They are officially against it. That gets check written. If you look at past posts, though, it shouldn't be any surprise that they just happen to agree with most of its provisions.

    WOD: bad, bad thing. Current drug laws: pretty much what we have to have. You see the problem with the WOD is the phrase. Bill Clinton arrested every non-violent marijuana user he could get his hands on. He doubled what 41 managed. Bet Barak beats him by a mile. Only Nixon could go to China and only Obama can up the ante in the WOD after its miserable track record. Change. Knowing that a Democrat ordered the jack-boot to your door will make the time pass much more enjoyably! The WOD has always been racist. Now that a black man will be doing it, it's OK; it can't be racist.

  • Justin (unverified)
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    Re: Comments about drug enforcement. While I certainly do not speak for Kroger, common sense seems to dictate that curbing the effects of Meth and its trafficking do not qualify as Draconian or rise to the level of Nixon's War on Drugs. Oregon has high property crime and child abuse rates, both of which are directly correlated to methamphetamine use. I think it is progressive of the AG to attempt to increase the quality of life for Oregon residents by lowering the incident rate of these and other crimes. Meth is a dangerous drug, which leads to other criminal activities. There is no brightside to Meth use and all of us will benefit from its eradication. I think Kroger is on the right track, unless you want more violence, child abuse, and property crime.

  • MiMi (unverified)
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    If you look at past posts, though, it shouldn't be any surprise that they just happen to agree with most of its provisions. ... I think Kroger is on the right track, unless you want more violence, child abuse, and property crime.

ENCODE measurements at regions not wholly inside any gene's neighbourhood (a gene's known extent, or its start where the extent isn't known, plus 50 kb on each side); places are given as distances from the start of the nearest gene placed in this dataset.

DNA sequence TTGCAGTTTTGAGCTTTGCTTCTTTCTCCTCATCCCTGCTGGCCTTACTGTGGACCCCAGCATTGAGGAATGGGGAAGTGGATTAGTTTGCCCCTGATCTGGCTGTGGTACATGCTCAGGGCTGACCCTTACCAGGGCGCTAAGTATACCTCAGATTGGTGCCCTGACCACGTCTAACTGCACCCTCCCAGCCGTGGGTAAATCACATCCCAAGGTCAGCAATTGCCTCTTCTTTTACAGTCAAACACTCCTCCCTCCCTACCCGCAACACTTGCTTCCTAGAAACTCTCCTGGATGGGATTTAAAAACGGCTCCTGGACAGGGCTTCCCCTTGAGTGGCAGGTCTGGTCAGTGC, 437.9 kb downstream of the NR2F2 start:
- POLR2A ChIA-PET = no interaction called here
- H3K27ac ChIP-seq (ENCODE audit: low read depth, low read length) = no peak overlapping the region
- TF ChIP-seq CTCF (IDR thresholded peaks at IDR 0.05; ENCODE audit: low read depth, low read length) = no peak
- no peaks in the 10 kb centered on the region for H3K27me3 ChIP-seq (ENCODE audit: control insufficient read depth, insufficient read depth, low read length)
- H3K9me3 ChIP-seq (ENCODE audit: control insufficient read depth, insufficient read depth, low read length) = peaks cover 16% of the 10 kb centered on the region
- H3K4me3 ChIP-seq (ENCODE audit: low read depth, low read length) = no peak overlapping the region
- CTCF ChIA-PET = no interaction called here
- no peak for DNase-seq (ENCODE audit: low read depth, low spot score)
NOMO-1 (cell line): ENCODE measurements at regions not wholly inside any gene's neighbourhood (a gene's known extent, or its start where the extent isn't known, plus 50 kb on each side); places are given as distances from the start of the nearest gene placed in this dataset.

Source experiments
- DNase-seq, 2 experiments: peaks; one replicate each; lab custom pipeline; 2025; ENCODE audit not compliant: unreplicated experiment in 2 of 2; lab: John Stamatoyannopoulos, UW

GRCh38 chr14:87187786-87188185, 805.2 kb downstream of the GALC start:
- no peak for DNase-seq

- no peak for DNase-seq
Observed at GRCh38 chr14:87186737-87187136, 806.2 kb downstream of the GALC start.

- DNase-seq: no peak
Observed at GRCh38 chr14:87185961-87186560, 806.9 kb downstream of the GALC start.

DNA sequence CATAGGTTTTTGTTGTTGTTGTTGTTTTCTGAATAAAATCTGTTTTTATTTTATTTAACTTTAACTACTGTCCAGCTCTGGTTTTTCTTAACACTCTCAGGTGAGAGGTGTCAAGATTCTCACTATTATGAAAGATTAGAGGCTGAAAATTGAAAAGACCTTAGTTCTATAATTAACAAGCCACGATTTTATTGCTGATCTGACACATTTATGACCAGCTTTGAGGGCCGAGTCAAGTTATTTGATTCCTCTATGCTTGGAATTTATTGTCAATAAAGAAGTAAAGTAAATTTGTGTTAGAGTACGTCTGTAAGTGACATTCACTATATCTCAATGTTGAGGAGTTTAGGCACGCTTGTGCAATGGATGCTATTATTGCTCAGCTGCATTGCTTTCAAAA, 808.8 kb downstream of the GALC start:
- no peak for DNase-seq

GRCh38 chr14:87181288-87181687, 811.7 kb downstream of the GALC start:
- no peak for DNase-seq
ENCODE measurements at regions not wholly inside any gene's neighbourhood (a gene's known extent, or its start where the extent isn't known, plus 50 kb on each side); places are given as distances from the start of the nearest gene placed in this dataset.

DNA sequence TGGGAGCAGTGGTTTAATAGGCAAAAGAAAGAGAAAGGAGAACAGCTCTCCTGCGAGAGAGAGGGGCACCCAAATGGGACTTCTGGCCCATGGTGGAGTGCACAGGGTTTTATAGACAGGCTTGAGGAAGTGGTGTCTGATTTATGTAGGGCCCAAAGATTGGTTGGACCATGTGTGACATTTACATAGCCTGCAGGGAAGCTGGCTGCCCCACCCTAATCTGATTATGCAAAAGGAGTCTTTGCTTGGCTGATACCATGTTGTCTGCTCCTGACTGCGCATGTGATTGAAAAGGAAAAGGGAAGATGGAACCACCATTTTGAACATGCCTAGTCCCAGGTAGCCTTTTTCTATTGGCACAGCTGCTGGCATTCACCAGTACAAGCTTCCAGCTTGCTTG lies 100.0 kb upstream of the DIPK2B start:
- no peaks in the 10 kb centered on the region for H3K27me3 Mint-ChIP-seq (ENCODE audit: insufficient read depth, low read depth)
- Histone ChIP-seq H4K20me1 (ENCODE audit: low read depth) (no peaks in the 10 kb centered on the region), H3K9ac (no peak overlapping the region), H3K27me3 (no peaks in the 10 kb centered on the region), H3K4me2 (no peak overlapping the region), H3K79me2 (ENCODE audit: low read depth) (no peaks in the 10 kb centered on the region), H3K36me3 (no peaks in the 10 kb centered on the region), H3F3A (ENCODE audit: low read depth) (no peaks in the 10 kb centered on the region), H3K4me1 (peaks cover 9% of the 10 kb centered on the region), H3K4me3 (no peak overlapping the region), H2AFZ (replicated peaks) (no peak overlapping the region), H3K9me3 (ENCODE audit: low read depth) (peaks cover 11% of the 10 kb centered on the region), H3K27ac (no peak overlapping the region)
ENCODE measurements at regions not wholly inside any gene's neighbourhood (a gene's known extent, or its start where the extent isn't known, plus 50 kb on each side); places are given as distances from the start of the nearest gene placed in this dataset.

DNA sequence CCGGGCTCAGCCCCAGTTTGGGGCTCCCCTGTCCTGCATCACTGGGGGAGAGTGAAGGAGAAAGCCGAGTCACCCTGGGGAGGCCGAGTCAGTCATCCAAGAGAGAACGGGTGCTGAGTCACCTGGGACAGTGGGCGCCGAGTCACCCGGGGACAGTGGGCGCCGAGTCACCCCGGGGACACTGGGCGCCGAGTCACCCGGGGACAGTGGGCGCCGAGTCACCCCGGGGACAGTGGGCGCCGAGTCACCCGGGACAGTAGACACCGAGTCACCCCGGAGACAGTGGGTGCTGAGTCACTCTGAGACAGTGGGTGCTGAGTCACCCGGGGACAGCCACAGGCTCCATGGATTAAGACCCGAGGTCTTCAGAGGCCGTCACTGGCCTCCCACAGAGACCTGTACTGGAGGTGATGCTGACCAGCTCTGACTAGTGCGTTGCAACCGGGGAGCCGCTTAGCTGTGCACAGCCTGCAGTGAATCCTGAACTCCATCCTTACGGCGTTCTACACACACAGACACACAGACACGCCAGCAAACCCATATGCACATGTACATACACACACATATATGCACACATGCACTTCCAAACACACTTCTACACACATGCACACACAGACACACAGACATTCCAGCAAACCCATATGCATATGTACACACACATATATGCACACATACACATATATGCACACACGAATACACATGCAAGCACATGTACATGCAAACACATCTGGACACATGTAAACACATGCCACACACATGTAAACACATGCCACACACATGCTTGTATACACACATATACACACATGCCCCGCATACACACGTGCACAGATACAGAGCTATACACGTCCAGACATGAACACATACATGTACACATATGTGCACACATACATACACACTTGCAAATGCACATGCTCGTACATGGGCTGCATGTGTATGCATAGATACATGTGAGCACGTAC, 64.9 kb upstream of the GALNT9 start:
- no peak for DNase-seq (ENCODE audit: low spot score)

Thank you for the quote. I should have added "and rhetoric".

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    Billy,

    BlueOregon doesn't back anything.

    Ask Josh Marquis what he thinks of the weight of various opinion on BlueOregon regarding M11. The program you cite is only tangentially related to M11. However it is very interesting and I wonder how far Mr. Kroger will take it -- is there any scope at all for re-examination in face of new evidence, or do we defend absolutely all convictions on a knee-jerk parody of principle?

    Whether Kroger's approach to meth is like Nixon's (or Reagan's or Clinton's) WOD remains to be seen. He ran on a strong emphasis on rehab & treatment which is rather different. Will he follow through? How will budget politics affect that -- will the leg. come through with $ for both enforcement & treatment, or cut the treatment $ in the face of budget constraints?

  • Jeff (unverified)
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    Another of Kroger's priorities is to crack down on online sexual predators.

    Now, I'm sure that no one likes the idea of children being solicited for sex online, but I'm the only one who looks at the politicized nature of this whole issue and smells one very stinky fish?

    Harvard University just released a report saying that the threat to children from online sexual predators was overblown and children face many more serious dangers. It reminds me of Orwell's 1984- whatever it takes to get the public to voluntarily give up their liberties. . .

    http://www.reason.com/blog/show/131040.html